(Cite as: 1991 WL 578277 (Mont.A.G.))

Office of the Attorney General

State of Montana

 

*1 Opinion No. 15

July 16, 1991

 

 INDIANS--Applicability of Uniform Enforcement of Foreign Judgments Act to tribal court judgments;


 JUDGMENTS--Applicability of Uniform Enforcement of Foreign Judgments Act to tribal court judgments;


 MONTANA CODE ANNOTATED--Sections 25-9-501 to 25-9-508, 26-3-203;


 UNITED STATES CODE--25 U.S.C. § 1911(D), 28 U.S.C. § 1738;


 UNITED STATES CONSTITUTION--Article IV, section 1.


HELD:  A judgment, decree, or order of an Indian tribal court may not be filed as a foreign judgment under the provisions of the Uniform Enforcement of Foreign Judgments Act, unless the judgment, decree, or order concerns an Indian child custody proceeding.


James C. Nelson

Glacier County Attorney

P.O. Box 428

Cut Bank MT 59427


Dear Mr. Nelson:


 You have requested my opinion on the following question:

   May a judgment, decree, or order of an Indian tribal court be filed as a foreign judgment under the provisions of the Uniform Enforcement of Foreign Judgments Act?


 In 1989 the Montana Legislature enacted the Uniform Enforcement of Foreign Judgments Act, which is codified at sections 25-9-501 to 508, MCA.  The Act provides a procedure for the filing of a foreign judgment with the clerk of the district court and permits the clerk to treat the foreign judgment in the same manner as a judgment of the district court.  § 25-9-503, MCA.  If a judgment creditor utilizes this registration procedure, the creditor does not need to bring an action or special proceeding under section 26-3-203, MCA, in order to enforce the judgment in Montana.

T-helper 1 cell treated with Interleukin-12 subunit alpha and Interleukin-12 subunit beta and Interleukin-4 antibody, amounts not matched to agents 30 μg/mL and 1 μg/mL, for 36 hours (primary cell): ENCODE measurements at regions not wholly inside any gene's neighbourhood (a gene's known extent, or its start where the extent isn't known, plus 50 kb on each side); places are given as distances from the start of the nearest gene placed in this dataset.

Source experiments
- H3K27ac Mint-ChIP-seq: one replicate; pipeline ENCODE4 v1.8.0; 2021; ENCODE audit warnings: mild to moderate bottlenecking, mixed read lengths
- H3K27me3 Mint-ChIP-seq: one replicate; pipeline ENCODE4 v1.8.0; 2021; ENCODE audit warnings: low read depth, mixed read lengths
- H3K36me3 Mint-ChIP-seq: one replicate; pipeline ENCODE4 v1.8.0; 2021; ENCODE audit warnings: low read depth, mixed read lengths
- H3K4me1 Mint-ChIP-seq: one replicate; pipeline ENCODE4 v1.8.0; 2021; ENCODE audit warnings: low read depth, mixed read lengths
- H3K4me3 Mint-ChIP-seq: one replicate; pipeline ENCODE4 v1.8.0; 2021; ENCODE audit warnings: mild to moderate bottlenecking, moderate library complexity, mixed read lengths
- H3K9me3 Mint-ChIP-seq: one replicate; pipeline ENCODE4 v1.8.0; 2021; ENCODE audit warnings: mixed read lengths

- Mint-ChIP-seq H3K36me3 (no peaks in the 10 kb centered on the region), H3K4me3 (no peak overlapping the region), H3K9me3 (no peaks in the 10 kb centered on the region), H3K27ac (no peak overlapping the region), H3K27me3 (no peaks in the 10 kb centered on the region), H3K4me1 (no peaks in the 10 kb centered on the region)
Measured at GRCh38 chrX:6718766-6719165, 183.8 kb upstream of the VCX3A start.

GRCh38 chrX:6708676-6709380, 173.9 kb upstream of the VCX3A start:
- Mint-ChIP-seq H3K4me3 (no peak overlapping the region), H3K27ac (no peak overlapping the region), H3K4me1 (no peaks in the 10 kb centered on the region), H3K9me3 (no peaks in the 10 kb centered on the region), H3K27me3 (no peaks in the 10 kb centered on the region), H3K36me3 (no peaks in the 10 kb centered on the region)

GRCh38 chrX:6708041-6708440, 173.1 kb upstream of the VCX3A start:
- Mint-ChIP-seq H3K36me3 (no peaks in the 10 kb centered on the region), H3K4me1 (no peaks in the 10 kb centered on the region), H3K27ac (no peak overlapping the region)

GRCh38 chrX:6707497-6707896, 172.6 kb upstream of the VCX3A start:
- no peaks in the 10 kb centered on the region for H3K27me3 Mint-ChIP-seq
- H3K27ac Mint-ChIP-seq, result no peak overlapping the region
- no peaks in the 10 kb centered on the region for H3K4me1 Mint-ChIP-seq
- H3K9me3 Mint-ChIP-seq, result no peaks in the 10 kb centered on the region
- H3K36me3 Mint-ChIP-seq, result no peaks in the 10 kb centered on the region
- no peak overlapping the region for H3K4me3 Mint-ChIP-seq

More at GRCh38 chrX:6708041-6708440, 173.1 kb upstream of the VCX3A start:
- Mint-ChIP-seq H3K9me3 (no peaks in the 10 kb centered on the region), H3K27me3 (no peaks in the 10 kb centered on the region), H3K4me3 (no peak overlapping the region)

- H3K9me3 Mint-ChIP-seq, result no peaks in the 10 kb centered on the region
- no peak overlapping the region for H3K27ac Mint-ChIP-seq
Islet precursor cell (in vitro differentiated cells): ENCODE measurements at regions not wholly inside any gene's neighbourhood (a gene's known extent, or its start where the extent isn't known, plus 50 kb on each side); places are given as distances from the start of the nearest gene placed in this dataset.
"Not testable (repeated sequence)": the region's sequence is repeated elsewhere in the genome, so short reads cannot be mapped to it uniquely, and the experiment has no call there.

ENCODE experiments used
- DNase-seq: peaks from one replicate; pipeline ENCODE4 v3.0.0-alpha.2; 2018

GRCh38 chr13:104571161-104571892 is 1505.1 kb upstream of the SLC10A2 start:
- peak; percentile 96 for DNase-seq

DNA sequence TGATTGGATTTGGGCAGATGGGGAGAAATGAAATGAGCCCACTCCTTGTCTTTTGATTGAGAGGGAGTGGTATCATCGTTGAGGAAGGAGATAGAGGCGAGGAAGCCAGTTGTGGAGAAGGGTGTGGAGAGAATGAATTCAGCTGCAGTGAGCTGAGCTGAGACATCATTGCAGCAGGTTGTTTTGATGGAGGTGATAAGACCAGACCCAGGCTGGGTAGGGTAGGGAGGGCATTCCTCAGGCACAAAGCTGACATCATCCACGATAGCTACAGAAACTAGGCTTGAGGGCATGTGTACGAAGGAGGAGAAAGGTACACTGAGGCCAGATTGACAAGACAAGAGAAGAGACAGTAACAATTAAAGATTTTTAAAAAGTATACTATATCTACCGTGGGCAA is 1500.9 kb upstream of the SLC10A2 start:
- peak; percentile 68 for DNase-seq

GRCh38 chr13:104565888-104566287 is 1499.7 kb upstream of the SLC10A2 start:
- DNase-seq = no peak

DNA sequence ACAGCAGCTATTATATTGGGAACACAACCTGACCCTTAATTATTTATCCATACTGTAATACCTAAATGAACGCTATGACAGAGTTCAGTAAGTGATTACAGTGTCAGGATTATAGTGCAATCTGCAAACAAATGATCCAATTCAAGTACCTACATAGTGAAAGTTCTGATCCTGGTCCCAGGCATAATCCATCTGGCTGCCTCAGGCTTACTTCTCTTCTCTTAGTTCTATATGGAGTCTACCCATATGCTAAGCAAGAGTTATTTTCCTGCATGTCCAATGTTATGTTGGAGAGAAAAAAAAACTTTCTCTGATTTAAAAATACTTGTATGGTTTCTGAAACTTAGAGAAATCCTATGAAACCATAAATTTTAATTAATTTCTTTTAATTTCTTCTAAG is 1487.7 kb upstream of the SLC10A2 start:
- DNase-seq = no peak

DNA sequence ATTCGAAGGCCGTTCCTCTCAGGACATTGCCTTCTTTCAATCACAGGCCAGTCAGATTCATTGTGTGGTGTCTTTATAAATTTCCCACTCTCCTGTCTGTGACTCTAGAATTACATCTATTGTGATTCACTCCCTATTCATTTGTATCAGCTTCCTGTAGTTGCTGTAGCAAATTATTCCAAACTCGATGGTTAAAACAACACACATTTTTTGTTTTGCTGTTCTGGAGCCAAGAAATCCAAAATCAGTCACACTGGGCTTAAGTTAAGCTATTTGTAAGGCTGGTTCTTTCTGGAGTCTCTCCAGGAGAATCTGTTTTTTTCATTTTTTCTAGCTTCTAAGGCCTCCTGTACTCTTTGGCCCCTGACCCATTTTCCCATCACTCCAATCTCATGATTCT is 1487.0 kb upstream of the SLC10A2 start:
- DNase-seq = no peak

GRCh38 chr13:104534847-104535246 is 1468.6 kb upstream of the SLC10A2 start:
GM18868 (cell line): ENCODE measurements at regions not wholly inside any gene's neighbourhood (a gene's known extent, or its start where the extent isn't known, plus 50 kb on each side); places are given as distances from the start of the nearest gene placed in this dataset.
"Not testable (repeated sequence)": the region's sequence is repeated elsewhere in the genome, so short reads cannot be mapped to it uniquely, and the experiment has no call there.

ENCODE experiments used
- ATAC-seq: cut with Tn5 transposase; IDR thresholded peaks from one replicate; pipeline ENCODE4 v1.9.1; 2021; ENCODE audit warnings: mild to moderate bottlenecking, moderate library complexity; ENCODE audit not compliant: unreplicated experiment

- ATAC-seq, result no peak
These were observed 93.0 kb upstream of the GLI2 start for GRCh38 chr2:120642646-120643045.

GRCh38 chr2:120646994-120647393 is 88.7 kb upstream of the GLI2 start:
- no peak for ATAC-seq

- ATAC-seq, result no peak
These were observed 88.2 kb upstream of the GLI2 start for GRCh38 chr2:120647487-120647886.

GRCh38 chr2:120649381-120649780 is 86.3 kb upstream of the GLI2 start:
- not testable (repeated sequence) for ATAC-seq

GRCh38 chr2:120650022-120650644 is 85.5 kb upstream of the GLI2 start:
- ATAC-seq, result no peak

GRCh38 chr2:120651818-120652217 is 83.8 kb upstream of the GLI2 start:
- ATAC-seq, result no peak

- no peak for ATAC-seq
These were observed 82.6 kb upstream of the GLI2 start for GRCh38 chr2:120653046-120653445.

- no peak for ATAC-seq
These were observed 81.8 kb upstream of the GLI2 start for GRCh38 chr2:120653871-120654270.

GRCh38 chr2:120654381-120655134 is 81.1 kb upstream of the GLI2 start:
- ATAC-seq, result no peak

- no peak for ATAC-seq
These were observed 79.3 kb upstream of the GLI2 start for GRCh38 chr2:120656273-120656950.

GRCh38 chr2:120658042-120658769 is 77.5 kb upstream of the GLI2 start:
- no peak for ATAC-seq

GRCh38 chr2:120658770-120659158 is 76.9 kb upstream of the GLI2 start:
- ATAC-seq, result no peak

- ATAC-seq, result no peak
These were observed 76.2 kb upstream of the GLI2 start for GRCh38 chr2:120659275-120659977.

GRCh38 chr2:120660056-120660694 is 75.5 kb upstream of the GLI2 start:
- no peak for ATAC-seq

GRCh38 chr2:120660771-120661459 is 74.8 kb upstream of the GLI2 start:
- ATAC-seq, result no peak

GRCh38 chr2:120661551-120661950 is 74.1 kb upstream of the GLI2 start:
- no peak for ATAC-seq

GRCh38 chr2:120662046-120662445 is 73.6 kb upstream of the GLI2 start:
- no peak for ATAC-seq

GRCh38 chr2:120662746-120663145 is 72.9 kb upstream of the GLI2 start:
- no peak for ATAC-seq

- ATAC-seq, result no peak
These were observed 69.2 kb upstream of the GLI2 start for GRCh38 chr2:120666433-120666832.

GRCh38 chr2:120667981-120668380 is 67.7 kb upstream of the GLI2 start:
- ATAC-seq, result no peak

Your inquiry requires me to determine whether a judgment, decree, or order of an Indian tribal court may be considered a "foreign judgment" as that term is used in the Uniform Enforcement of Foreign Judgments Act.  Section 25-9-502, MCA, defines "foreign judgment" for purposes of the Act as "a judgment, decree, or order of a court of the United States or of any other court which is entitled to full faith and credit in this state."  The inquiry thus narrows to the question of whether a tribal court judgment, decree, or order is entitled to full faith and credit in Montana.


 The "full faith and credit" that is referred to in section 25-9-502, MCA, is the full faith and credit that is required by the Constitution of the United States, Art. IV, § 1, which provides in pertinent part:

   Full Faith and Credit shall be given in each State to the public Acts, Records, and judicial Proceedings of every other State.

This clause applies by its own terms only to judicial proceedings of a state and makes no reference to judgments of other entities or jurisdictions.  See Multibanco Comermex, S.A. v. Gonzalez, 630 P.2d 1053 (Ariz.Ct.App.1981).


 However, the full faith and credit clause also authorizes Congress to enact laws to implement its provisions, and Congress has legislatively extended the application of the clause to judgments of courts "within the United States and its Territories and Possessions."  28 U.S.C. § 1738.  As you have noted in your inquiry, state courts have not agreed on whether an Indian tribe should be viewed as a "territory" or "possession" of the United States for purposes of this federal statute.  See Jim v. CIT Financial Services Corp., 533 P.2d 751 (N.M.1975);  In re Buehl, 555 P.2d 1334 (Wash.1976);  Sheppard v. Sheppard, 655 P.2d 895 (Idaho 1982).  Cf. Brown v. Babbitt Ford, Inc., 571 P.2d 689 (Ariz.Ct.App.1977).  See also Felix S. Cohen's Handbook of Federal Indian Law 384-85 (R. Strickland ed. 1982);  W. Vetter, Of Tribal Courts and "Territories" Is Full Faith and Credit Required?, 23 Cal.W.L.Rev. 219 (1987).